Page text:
That leaked internal email drafted in January of 2022, also commands that local field agents contact first the various FFL’s in their respective areas and then any non-FFL, and have them “voluntarily” sign an ATF form 3400.1 – Consent to Forfeiture or Destruction of Property without Notice, which will effectively mean the possessor has abandoned their property. The letter goes on to command that the agents are to seize those previously described triggers that the possessors’ refuse to abandon and have them sign the ATF form 3400.23 – Receipt for Property and Other Items, which will be used in subsequent forfeiture proceedings. Ms. CiColani also advises in her email, that the ATF’s Office of Chief Counsel has already approved the forms, which obviously confirms that long before January 2022 and even longer before Lauder’s letter was distributed, the ATF determined it would seize all force reset triggers.  

ATF hides the law from those who strive to comply with it

               How fundamentally improper are these steps taken by the ATF? That has been clearly answered by members of the U.S. Senate as can be seen in the responsive letter submitted March 11, 2022, to the U.S. Attorney General and the Acting Director of the ATF;

Disturbingly, ATF made these documents available only to those tasked with enforcing the law, rather than those who strive to comply with it. Indeed, ATF marked these documents as “Law Enforcement Sensitive” to conceal them from the firearms industry and the American public. We find the ATF’s attempt to conceal its interpretations of the law disturbing. In a free society, “Every citizen is presumed to know the law.” Thus, as the Supreme Court has said, “‘it needs no argument to show that all should have free access to [the law’s] contents. . . ”

Id. (Emphasis added)

Force Reset Triggers are not the only thing now illegal

               There are other newly re-defined items like ‘solvent traps’ that are also under seizure by the ATF. The signing Senate members included these in their responsive letter to the ATF, and conclude with what we foretold years ago, that “with this attempted secret regulation, the ATF shows an abject disregard for the fundamental principles of due process and accountable governance.”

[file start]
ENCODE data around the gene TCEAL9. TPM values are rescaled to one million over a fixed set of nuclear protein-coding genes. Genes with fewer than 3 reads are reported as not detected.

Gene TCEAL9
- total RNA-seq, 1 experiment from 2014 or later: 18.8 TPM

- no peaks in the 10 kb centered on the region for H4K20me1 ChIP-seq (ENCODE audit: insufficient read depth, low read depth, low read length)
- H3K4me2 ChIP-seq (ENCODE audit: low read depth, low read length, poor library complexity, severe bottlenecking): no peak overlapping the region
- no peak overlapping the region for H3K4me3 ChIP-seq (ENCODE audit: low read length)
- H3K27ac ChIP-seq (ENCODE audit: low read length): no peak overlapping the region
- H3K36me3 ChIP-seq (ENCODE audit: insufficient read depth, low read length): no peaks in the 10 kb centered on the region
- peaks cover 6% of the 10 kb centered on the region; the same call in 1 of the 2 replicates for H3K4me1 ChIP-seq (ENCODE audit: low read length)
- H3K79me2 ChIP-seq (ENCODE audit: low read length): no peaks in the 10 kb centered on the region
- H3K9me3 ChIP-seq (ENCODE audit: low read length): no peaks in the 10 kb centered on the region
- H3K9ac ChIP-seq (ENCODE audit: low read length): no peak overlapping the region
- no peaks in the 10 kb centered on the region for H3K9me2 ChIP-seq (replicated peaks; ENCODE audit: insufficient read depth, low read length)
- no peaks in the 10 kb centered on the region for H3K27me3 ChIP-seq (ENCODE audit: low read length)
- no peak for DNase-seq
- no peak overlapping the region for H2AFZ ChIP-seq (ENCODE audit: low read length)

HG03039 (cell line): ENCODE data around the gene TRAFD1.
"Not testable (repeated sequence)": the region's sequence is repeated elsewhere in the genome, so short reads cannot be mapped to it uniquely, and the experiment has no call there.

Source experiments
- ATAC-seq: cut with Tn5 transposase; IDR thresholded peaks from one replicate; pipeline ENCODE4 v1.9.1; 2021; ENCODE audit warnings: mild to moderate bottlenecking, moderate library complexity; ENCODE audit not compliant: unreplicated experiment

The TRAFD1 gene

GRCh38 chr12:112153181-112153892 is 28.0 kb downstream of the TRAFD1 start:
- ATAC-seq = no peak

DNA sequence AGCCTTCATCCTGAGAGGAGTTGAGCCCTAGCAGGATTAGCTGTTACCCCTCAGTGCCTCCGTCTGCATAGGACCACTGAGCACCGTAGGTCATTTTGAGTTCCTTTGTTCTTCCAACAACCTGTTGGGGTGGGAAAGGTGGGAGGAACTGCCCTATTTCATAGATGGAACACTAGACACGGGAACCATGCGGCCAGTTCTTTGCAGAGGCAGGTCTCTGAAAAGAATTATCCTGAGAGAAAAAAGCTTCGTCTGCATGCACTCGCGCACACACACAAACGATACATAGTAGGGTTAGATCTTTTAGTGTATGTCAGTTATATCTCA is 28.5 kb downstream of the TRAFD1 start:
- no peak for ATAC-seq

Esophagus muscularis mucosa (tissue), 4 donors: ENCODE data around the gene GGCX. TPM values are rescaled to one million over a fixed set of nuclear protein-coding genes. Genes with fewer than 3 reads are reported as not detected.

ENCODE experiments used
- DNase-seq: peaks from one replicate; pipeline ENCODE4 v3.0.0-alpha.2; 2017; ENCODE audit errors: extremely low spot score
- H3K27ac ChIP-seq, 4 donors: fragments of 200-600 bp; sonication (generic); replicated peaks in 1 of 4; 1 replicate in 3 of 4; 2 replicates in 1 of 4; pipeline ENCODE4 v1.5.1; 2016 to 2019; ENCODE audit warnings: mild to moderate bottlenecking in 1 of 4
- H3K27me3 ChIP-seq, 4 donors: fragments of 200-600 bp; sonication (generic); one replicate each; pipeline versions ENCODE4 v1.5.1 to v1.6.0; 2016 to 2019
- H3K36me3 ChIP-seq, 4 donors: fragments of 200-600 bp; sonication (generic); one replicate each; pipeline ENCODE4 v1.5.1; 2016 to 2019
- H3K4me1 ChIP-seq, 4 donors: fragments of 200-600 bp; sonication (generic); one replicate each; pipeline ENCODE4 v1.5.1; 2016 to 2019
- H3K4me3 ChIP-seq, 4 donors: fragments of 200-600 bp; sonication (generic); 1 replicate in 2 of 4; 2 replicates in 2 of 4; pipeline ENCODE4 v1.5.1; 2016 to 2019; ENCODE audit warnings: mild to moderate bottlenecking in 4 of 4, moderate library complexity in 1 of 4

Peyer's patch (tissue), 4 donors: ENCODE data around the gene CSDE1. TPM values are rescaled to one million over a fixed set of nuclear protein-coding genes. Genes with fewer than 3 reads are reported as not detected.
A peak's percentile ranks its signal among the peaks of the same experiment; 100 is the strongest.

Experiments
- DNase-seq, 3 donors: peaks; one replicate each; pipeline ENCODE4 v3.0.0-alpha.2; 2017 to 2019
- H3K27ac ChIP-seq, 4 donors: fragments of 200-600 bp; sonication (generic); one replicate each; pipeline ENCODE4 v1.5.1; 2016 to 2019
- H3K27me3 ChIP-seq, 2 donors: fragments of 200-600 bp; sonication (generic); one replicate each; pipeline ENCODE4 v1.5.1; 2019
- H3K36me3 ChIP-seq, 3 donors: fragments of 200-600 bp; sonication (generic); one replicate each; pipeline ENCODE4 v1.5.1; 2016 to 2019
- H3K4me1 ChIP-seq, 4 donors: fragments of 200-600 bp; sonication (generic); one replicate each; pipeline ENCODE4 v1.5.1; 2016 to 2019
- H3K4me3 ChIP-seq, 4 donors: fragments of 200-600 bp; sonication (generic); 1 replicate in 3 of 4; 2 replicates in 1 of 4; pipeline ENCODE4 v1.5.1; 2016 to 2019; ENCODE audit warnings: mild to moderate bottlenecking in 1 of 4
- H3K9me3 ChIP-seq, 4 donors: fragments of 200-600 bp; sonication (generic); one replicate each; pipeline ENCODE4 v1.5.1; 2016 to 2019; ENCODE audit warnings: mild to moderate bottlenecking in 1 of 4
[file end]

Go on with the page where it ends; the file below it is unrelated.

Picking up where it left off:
So, do you have a machine gun or not? Right now, that is a more difficult question to answer than it should be. According to the current status as described by the ATF, the definition is broad enough to include all forced reset triggers, despite the fact that they seem to be targeting only two makers, Rare Breed and Wide Open. Also according to the ATF, these triggers are a “combination of parts designed and intended for use in converting a weapon into a machine gun.”

               If you are already in possession of a force reset trigger of any kind, and despite the ATF’s desire for you to simply abandon your property for forfeiture by signing ATF form 3400.01 – Consent to Forfeiture or Destruction without Notice, you could also be found in violation of  federal law. In 18 U.S.C. § 5871, any person who violates or fails to comply with the provisions of the NFA may be fined up to $10,000 per violation and is subject to 10 years in prison. Also, any machine gun possessed or transferred in violation of 18 U.S.C. §924(a)(2), is a violation under 18 U.S.C. § 922(o), and exposes the violator to 10 years in prison and fined up to $250,000 per person, or $500,000 per organization.

We have suddenly been repeatedly contacted by Floridians in large numbers regarding FRTs and Solvent traps as the ATF has been busy visiting those who have purchased these items.  More on Force Reset Triggers and Solvent traps coming on Monday